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How is hepatitis C (HCV) transmitted?

The hepatitis C virus can spread (be transmitted) in many ways.

  • IV drug use: The hepatitis C virus can spread among those who abuse intravenous (IV) drugs. The virus can also pass from person to person with intranasal use of drugs – that is, snorting drugs like cocaine. Sharing the straw used during snorting can pass the virus from one person to the next.
  • Tattoos and piercings:  The hepatitis C virus can spread through needles and live several days in tattoo ink. People who received tattoos many years ago before the introduction of sterilization techniques may be at risk for hepatitis C. If you get a tattoo or piercing, confirm that it is a legitimate business and that the person uses new ink and new needles.
  • Sexual contact: It’s not common, but hepatitis C can spread through sex. The risk goes up if you have other sexually transmitted diseases. For example, three in 10 people with HIV have hepatitis.
  • Dialysis: Anyone who is on kidney dialysis should be screened for hepatitis C every six to 12 months. Hepatitis C occurs in about 8% of people on hemodialysis.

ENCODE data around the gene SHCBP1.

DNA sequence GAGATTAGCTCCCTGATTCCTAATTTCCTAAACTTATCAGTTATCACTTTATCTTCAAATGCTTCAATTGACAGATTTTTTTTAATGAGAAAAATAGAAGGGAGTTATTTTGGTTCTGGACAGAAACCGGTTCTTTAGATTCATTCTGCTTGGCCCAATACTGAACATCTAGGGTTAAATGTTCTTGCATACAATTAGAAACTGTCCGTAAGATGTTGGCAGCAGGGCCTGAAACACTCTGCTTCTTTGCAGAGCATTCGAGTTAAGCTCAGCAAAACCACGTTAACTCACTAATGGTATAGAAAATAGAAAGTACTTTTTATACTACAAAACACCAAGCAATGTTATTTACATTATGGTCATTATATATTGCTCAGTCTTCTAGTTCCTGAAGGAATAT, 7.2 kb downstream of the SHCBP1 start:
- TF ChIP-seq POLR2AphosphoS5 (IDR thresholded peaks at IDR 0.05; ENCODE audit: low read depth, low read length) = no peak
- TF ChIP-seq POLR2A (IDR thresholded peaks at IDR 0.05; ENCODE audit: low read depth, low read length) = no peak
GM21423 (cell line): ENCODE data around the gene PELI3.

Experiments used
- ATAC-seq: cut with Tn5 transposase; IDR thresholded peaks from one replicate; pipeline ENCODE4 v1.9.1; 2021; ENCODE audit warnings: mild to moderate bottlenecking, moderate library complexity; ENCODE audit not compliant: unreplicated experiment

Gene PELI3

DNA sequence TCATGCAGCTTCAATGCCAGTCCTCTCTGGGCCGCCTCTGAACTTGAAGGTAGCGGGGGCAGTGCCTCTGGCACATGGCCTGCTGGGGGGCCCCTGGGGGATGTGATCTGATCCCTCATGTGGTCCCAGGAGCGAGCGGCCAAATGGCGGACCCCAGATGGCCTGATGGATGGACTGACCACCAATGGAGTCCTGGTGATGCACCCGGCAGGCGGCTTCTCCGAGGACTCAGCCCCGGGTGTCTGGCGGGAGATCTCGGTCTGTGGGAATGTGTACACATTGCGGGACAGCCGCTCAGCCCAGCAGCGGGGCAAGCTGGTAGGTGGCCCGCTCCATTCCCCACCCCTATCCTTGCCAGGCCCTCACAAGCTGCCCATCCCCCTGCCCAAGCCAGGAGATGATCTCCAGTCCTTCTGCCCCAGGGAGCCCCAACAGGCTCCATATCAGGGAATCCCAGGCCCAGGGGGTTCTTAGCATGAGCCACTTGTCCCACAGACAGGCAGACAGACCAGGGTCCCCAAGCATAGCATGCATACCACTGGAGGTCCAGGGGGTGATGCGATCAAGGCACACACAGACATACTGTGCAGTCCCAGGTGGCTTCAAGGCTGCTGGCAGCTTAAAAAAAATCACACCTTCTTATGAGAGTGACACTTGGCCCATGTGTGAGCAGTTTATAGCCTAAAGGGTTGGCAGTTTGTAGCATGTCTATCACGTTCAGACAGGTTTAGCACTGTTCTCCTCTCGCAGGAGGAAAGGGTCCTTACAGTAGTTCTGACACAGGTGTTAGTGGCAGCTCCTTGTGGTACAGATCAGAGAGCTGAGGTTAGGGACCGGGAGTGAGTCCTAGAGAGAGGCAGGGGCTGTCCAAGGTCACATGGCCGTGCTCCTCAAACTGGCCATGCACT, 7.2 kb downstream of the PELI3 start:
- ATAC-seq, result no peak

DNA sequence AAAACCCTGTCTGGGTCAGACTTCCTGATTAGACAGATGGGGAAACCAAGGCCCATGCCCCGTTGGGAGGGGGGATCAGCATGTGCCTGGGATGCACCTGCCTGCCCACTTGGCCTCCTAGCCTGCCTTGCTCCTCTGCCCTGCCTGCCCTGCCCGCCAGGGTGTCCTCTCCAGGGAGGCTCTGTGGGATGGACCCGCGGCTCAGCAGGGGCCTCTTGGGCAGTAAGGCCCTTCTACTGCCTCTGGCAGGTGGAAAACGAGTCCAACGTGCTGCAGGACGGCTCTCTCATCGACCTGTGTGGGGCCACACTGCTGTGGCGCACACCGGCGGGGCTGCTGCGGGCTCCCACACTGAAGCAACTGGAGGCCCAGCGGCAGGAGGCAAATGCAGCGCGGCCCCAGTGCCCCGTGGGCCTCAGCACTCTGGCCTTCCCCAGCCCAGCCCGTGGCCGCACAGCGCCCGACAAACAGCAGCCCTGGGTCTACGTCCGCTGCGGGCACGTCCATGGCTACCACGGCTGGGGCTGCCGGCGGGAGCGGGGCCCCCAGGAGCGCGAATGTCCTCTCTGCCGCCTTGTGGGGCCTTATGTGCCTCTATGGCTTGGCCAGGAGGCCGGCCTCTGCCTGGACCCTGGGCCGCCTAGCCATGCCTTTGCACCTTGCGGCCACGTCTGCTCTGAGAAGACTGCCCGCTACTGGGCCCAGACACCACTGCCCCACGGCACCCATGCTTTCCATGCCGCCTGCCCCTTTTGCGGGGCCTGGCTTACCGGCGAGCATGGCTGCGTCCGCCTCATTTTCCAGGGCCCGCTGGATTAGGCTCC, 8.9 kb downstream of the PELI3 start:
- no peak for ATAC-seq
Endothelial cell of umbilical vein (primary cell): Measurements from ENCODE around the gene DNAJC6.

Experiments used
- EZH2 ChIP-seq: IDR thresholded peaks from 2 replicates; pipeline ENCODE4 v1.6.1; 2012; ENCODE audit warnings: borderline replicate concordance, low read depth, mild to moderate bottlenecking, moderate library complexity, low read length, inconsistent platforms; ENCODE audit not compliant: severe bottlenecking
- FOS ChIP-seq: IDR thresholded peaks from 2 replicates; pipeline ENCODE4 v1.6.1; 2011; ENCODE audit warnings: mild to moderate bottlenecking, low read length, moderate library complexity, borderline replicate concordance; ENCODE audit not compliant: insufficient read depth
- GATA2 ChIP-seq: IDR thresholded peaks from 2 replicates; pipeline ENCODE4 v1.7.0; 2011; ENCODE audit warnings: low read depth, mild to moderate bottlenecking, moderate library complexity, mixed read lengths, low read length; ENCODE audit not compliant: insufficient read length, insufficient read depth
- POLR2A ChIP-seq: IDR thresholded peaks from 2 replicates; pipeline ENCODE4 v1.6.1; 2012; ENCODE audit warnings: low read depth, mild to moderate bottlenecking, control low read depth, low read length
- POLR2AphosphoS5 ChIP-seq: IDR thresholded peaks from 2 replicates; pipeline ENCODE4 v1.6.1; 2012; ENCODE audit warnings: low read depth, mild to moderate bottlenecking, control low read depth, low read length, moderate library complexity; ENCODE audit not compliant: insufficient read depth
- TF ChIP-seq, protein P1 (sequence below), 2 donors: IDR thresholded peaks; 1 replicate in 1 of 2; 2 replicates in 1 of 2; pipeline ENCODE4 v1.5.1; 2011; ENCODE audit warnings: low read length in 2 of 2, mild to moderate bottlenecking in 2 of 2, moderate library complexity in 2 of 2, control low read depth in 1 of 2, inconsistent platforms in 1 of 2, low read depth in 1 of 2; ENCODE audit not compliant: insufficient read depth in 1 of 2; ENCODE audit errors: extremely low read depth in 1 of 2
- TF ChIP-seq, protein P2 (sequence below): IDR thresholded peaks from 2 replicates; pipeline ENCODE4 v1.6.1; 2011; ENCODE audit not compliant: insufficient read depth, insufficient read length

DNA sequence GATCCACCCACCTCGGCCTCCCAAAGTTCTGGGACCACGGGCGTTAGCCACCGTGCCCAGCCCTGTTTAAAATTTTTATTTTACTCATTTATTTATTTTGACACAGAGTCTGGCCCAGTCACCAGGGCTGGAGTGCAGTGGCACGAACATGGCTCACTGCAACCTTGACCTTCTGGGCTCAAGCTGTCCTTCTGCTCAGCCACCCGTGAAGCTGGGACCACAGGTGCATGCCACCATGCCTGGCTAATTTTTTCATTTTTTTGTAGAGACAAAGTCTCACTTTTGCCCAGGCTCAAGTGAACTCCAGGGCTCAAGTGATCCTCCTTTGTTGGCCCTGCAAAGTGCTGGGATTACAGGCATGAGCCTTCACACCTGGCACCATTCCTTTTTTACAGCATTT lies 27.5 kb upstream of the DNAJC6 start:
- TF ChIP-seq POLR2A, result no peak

• Blood transfusions: Hepatitis C spread was found in some blood product transfusions before 1992 – before doctors knew to screen the supply for the virus.

Trinity Health is a Catholic health care organization that acts in accordance with the Catholic tradition and does not condone or support all practices covered in this site. In case of emergency call 911. This site is educational and not a substitute for professional medical advice, always seek the advice of a qualified health care provider.

Hepatitis C is spread through blood infected with the virus. It can also be transmitted through IV drug use, unprotected sex, unsterile piercings or tattoos or exposure to infected blood, and may be passed from mother to baby during birth. People can continue passing the virus for decades after they are infected.

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Important: This content reflects information from various individuals and organizations and may offer alternative or opposing points of view. It should not be used for medical advice, diagnosis or treatment. As always, you should consult with your healthcare provider about your specific health needs.